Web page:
#175: What to Do When a Prospect Wants to Meet for Coffee or Pick Your Brain

Have you ever had a prospect ask for an in-person meeting shortly after connecting?

You’ve barely gotten past “hello” and they already want to put something in your calendar.

I’ve come to believe that most prospects who request an in-person meeting from the get-go are either unsophisticated marketers, time wasters or (I’m sorry to say it!) weird.

And sometimes all three!

Many of them have no real intention of taking action by hiring someone to help.

(And others may intend to… but will never get around to doing it.)

Good clients, in contrast, are almost always busy. They don’t have time to meet without a really good reason!

If a prospect immediately proposes meeting for coffee, that doesn’t immediately disqualify them. But it does raise a red flag.

In addition, the level of commitment and enthusiasm they show should be proportional to where you are in the process of getting to know each other.

High enthusiasm and commitment too early in the process by EITHER side is not a good sign.

Today, I’m going to talk about how you can evaluate requests for face-to-face meetings to better protect your time and energy — without discouraging good prospective clients.

The notes that follow are a very basic, unedited summary of the show. There’s a lot more detail in the audio version. You can listen to the show using the audio player below. Or you can subscribe in iTunes to get this show delivered straight to the Podcasts app on your smart phone, tablet or iPod.

Before I go any farther, let me clarify that this advice won’t apply to you if you’re just starting out in your business. At that stage, you have to take a “say yes to everything” philosophy to grow.

But once you’re more established, it’s crucially important to guard your time and be more careful in these situations.

So before you commit a lot of your time and energy, you need to see if there’s value in meeting up — and HOW MUCH value.

If the value looks good after some initial screening, then you can commit more time and energy to exploring it.

Therefore, when you receive an inquiry, I recommend you follow this two-step process:

  1. Pre-qualify the prospect via a website form or email.
  2. Further qualify prospects over the phone or in-person if they pass the pre-qualification step.

This approach applies not just to “meet for coffee” requests. You can also apply it to other types of inquiries.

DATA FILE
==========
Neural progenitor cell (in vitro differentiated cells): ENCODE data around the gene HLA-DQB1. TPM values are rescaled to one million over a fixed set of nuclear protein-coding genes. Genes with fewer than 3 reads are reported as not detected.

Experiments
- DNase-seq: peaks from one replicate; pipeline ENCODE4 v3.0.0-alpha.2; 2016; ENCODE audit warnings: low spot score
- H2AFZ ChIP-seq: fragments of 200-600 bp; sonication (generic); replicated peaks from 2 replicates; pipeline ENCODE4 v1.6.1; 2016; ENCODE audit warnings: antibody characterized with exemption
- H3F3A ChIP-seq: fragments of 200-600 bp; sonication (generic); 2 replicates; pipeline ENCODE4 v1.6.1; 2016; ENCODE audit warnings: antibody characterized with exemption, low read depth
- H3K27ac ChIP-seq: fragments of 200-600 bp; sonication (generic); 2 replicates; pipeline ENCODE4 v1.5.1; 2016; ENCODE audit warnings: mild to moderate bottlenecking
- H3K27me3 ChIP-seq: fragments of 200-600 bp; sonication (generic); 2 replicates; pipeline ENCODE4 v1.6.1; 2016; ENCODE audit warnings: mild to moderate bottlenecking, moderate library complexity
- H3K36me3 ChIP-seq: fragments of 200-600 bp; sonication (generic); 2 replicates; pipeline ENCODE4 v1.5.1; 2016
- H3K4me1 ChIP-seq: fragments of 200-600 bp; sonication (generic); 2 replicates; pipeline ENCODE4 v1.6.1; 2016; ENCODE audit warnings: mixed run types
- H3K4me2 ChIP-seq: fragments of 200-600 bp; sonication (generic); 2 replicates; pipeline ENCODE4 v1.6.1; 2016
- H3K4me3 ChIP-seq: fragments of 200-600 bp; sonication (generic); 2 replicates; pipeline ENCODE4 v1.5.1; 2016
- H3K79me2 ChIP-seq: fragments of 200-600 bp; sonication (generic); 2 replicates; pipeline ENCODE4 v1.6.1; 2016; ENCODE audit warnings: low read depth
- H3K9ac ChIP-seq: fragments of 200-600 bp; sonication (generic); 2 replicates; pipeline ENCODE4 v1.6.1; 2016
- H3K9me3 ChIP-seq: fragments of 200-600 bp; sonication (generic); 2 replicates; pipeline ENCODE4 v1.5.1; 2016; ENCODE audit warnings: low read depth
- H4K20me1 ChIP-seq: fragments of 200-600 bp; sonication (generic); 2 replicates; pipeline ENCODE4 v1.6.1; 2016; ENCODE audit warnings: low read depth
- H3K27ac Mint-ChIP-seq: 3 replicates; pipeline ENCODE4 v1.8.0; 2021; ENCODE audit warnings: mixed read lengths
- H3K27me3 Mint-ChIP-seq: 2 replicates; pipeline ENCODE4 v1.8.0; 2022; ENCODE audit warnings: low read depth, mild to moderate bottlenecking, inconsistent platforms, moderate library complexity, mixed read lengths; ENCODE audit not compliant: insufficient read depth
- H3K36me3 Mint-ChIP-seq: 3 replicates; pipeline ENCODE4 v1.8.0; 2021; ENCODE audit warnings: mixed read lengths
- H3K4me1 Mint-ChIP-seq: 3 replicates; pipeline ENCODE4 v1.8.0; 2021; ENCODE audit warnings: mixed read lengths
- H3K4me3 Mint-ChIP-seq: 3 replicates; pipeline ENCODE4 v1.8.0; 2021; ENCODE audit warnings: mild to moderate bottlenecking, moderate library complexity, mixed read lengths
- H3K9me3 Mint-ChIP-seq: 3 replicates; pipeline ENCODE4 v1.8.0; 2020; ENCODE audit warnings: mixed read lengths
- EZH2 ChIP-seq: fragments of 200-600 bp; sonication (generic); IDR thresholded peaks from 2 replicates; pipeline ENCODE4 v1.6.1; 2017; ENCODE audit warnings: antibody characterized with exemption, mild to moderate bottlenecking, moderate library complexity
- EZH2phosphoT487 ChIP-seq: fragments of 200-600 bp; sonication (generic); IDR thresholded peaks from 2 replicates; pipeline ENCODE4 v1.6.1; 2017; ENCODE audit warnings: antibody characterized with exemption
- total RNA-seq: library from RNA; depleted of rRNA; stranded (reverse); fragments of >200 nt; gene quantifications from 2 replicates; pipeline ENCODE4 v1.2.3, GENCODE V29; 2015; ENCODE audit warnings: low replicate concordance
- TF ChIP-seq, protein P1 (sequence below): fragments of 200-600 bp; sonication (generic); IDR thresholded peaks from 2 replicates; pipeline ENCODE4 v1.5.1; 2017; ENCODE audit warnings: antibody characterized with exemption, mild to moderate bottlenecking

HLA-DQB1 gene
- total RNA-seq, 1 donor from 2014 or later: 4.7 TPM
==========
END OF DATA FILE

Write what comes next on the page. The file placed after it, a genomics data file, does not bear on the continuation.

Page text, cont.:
Pre-Qualifying Prospects

You can do this with a simple questionnaire form on your website. Make it the focal point of your contact page.

My suggested areas of questioning are:

  • Their contact info
  • How they found out about you
  • What they need help with
  • Timing
  • Budget range (use a drop-down list).

Alternatively, you could do this via email. But when using email, reduce the number of questions to remove “friction” from the process:

  • What they need help with
  • Timing
  • How they found out about you.

If it’s a definite “no,” decline politely and professionally.

If it’s a “maybe” or a definite “yes,” then agree to the meeting.

But here again, don’t agree to the terms of that meeting blindly!

You should consider:

  • Your schedule and how busy you are
  • Where are you in your business life cycle
  • How much TOTAL time the meeting will take
  • Whether it makes more sense to meet over the phone first
  • Where they land on the pre-qualification yes/no scale.

Meeting the right prospects in person increases the probability of landing them as clients.

In-person meetings are the best way to build trust and rapport. But that doesn’t mean you should accept requests to meet automatically.

And don’t base your decision on fear!

If an in-person meeting doesn’t make sense to you based on the above factors, then suggest a phone call first.

Qualifying Prospects In-Person or On the Phone

Schedule the meeting so it backs up against some other commitment you have, such as a meeting, appointment or other commitment.

Schedule in-person meetings so they back up against some other commitment. This gives you an excuse to wrap up on time.

Plan to meet for about 45 minutes. Thirty minutes is too short. One hour is too long.

At the meeting, be prepared to hit a few key points:

  • What they’re trying to accomplish
  • Why it’s important to them
  • What’s getting in their way (or why this has been a problem in the past)
  • Logistics (timing, components, how they’re looking to get this done, etc.)
  • Money (ATM = always talk money).

Create a cheat sheet of these points in your notebook.

Always leave the meeting with a next step:

  • Any other information you need to put a quote together
  • When you’ll get a quote to them
  • When they’ll make a decision … or when you can follow up.

Use Your Time Wisely!

Don’t automatically agree to in-person meetings with prospects. Make sure you use your time wisely.

Remember, you don’t have to give away a lot of free advice and time to demonstrate your value. That approach can backfire.

Instead, concentrate on uncovering what they need … and then explain why you’re well suited to meet those needs.


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